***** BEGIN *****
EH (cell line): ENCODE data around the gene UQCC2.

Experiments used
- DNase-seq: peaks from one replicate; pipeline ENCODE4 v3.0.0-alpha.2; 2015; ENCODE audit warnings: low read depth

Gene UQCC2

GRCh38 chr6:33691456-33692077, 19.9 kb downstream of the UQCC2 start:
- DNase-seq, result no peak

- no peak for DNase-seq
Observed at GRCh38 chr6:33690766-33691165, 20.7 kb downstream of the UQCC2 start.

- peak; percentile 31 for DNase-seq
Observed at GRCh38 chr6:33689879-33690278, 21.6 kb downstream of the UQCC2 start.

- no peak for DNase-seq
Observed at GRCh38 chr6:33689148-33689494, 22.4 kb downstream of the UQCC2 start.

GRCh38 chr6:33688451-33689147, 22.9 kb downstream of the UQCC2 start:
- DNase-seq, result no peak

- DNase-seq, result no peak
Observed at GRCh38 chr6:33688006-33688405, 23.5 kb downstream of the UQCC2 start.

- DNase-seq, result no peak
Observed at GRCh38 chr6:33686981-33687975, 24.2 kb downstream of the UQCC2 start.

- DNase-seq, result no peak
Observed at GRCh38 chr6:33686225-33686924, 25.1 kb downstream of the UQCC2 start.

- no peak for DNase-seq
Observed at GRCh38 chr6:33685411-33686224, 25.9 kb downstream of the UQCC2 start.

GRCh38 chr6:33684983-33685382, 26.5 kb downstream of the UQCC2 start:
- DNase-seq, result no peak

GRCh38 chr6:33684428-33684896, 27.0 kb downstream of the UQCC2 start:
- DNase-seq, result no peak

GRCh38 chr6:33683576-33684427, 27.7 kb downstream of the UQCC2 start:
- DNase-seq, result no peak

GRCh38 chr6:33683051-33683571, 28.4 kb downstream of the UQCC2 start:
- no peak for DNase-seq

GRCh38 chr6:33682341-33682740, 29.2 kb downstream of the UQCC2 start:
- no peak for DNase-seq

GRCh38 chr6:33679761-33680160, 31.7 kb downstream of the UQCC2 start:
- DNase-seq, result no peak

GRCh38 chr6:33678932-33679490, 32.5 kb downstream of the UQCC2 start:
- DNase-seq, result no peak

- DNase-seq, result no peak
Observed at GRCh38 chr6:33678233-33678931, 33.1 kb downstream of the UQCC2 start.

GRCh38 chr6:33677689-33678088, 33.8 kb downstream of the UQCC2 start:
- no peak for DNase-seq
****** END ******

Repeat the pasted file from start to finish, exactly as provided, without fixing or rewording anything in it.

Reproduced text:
EH (cell line): ENCODE data around the gene UQCC2.

Experiments used
- DNase-seq: peaks from one replicate; pipeline ENCODE4 v3.0.0-alpha.2; 2015; ENCODE audit warnings: low read depth

Gene UQCC2

GRCh38 chr6:33691456-33692077, 19.9 kb downstream of the UQCC2 start:
- DNase-seq, result no peak

- no peak for DNase-seq
Observed at GRCh38 chr6:33690766-33691165, 20.7 kb downstream of the UQCC2 start.

- peak; percentile 31 for DNase-seq
Observed at GRCh38 chr6:33689879-33690278, 21.6 kb downstream of the UQCC2 start.

- no peak for DNase-seq
Observed at GRCh38 chr6:33689148-33689494, 22.4 kb downstream of the UQCC2 start.

GRCh38 chr6:33688451-33689147, 22.9 kb downstream of the UQCC2 start:
- DNase-seq, result no peak

- DNase-seq, result no peak
Observed at GRCh38 chr6:33688006-33688405, 23.5 kb downstream of the UQCC2 start.

- DNase-seq, result no peak
Observed at GRCh38 chr6:33686981-33687975, 24.2 kb downstream of the UQCC2 start.

- DNase-seq, result no peak
Observed at GRCh38 chr6:33686225-33686924, 25.1 kb downstream of the UQCC2 start.

- no peak for DNase-seq
Observed at GRCh38 chr6:33685411-33686224, 25.9 kb downstream of the UQCC2 start.

GRCh38 chr6:33684983-33685382, 26.5 kb downstream of the UQCC2 start:
- DNase-seq, result no peak

GRCh38 chr6:33684428-33684896, 27.0 kb downstream of the UQCC2 start:
- DNase-seq, result no peak

GRCh38 chr6:33683576-33684427, 27.7 kb downstream of the UQCC2 start:
- DNase-seq, result no peak

GRCh38 chr6:33683051-33683571, 28.4 kb downstream of the UQCC2 start:
- no peak for DNase-seq

GRCh38 chr6:33682341-33682740, 29.2 kb downstream of the UQCC2 start:
- no peak for DNase-seq

GRCh38 chr6:33679761-33680160, 31.7 kb downstream of the UQCC2 start:
- DNase-seq, result no peak

GRCh38 chr6:33678932-33679490, 32.5 kb downstream of the UQCC2 start:
- DNase-seq, result no peak

- DNase-seq, result no peak
Observed at GRCh38 chr6:33678233-33678931, 33.1 kb downstream of the UQCC2 start.

GRCh38 chr6:33677689-33678088, 33.8 kb downstream of the UQCC2 start:
- no peak for DNase-seq